Child Abuse: The Other Side.

When you read the title of this Blog post did your mind prepare you to read a post about the horrors of parents who hurt their children?  If so, you would not be alone in thinking that.

While doing some unrelated research on the Internet yesterday, I came across website after website about child abuse.  I tried a few different search terms.  All of them led to the same places; websites about child abuse.  I clicked on a random link.  I am not even sure how I ended up finding the site that I looked at but there, in among all of these pages that document the truly awful abuses that parents perpetrate on those in their care, I found a site about children who abuse their parents.  I changed my search terms slightly.  I found a few more sites that discuss children who abuse their parents, but they seemed almost ‘hidden’ in comparison to the serious issue that is ‘child abuse’.

The voices of parents who had been harmed by their children seemed to whisper rather than scream.  I did some more research on it. The pages seemed so scarce in comparison.  It has inspired me to write today’s blog entry.

The abuse of children is appalling.  It really, really is, and this post is not meant to negate that fact in any way.  But what I read was also appalling, in its own way. Particularly because the parents, themselves, were often blamed for the abuses they experienced at the hands of their children.  They are told that they are not effective parents, that it is their fault in some way, that they should have been insert what they should have been here.  No one deserves to be abused.  It is called ‘abuse’ for a reason.  If it is perpetrated on a child, it is called ‘child abuse’.  If it is perpetrated on a spouse or partner, it is referred to as ‘Domestic Violence’.  If it is perpetrated by a co-worker, it is called ‘Harassment’.  But what is it called when it is perpetrated by a child upon a parent?  Sadly, more often than not, it is called ‘poor parenting’.  And so, here is today’s blog entry. It goes out to the parents of children who abuse them.

“What Do You Do?”

What do you do when everything you say is criticised, doubted, considered a lie, an example of unjustified victimhood, wrong?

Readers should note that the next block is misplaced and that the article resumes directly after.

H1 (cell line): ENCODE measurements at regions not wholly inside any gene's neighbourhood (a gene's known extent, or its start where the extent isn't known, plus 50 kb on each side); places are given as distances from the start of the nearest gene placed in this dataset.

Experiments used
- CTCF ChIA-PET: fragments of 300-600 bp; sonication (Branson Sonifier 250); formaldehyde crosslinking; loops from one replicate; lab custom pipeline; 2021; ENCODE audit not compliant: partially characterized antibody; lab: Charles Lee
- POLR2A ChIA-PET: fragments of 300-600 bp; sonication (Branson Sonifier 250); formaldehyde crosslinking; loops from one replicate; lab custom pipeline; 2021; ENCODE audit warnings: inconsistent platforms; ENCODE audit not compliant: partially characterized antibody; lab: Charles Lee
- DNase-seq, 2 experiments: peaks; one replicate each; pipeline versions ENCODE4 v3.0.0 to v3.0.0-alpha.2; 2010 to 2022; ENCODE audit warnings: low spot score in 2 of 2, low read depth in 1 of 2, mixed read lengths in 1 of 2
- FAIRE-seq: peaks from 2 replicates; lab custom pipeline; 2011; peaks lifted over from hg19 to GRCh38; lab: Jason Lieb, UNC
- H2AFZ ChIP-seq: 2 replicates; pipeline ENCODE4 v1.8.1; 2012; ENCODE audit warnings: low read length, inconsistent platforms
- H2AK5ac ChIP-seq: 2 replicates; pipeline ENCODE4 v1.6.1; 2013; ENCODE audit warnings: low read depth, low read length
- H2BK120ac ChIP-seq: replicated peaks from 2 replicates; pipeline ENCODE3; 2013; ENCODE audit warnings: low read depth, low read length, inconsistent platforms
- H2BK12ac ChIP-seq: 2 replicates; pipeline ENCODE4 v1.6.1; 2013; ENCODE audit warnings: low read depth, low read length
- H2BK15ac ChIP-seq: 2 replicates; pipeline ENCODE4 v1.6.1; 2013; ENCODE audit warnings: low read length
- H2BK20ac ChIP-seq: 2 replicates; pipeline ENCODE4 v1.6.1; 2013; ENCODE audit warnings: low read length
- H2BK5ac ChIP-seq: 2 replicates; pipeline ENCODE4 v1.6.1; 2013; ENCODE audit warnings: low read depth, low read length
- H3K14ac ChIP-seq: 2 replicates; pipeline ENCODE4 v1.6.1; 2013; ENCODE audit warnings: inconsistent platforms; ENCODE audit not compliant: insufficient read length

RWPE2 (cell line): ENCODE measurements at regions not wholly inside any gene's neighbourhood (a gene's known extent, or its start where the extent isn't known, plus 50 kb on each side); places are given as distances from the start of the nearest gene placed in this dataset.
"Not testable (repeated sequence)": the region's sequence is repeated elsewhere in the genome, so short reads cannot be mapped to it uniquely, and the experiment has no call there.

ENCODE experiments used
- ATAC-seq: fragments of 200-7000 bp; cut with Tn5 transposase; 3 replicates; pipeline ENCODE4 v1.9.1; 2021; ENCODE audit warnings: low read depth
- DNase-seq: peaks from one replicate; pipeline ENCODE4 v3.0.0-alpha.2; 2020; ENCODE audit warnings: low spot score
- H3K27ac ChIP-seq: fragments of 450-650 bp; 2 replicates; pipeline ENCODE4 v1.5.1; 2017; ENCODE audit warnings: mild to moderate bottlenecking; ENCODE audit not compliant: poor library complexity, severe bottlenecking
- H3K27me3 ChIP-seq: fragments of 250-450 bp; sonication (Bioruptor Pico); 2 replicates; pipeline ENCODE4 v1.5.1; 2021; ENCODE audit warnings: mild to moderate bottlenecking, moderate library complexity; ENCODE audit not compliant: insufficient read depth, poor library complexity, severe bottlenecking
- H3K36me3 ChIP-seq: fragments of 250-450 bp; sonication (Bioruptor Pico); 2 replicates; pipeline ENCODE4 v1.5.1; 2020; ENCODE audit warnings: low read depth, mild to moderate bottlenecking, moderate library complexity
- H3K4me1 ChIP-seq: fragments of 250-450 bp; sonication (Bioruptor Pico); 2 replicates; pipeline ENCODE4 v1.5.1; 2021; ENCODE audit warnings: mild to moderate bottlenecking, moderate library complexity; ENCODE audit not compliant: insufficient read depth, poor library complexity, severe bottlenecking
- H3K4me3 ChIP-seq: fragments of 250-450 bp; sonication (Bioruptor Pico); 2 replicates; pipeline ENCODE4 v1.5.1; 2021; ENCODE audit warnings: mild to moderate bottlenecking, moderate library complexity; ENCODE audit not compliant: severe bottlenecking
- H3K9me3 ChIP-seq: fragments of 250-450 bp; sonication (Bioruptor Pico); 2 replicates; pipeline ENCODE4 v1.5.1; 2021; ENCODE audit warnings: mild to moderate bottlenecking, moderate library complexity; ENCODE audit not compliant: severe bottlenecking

What do you do when everything you say is criticised because it was not said in a particular way, or was said at the wrong time, in the wrong tone, in the wrong way, or when it was said at all?

What do you do when saying nothing at all elicits the same accusations?

What do you do when fault after fault is listed, created, found?  When past accidents or wrongs are held up as a mirror to justify why such criticism is warranted?

What do you do when you are accused of thinking and doing things that you would never think or do?

What do you do when the words, opinions, and perceptions of others are used as a set of laws against which you are judged and condemned?

What do you do when you know that the very words you are writing as you try to come to terms with your situation will be subjected to the same criticisms already discussed, above?

What do you do when you are shunned, trivialised, ignored, sworn at, threatened, told to go away, yelled at? Hit? When the only attention you receive now is only given when you are being attacked yet again?

What do you do when “I love you” means nothing, anymore?

What do you do when you become scared?  When the violence changes from emotional and verbal, and enters the realm of the physical?

What do you do when you cry out for help, only to receive disbelieving comments from your friends, or those who do not understand?  When you are simply criticised for ‘poor parenting’?  If this happened to you at the hands of your spouse, or your partner, would you receive the same responses?

What do you do when you start to avoid?  When you start to hide?  When you try not to draw attention to yourself, for fear that it will lead to another barrage of abuse?  What do you do when you find yourself placating, and hoping that you will avoid another instance of abuse?

What do you do when you start to believe the words that are being said to, and about you?  When you start to think that you must be as awful as you have been accused of being?

What do you do when you no longer know what will trigger an attack?  When it will happen, or if it will come?

What do you do when you cannot fight back verbally to defend yourself, because such actions will be used as nothing more than further evidence of fault?

What do you do when you cannot fight back to defend yourself because you do not want to harm your child in any way?

What do you do when the person who does all of these things, and acts this way towards you, is your child?



Filed under Observations on Life and the Universe as I See it.

2 responses to “Child Abuse: The Other Side.

  1. b

    The only people who can really cause you pain are those you truly love this gives you some means of protection but not against your son you have no choice but to bear the pain forgive and hope for reconciliation

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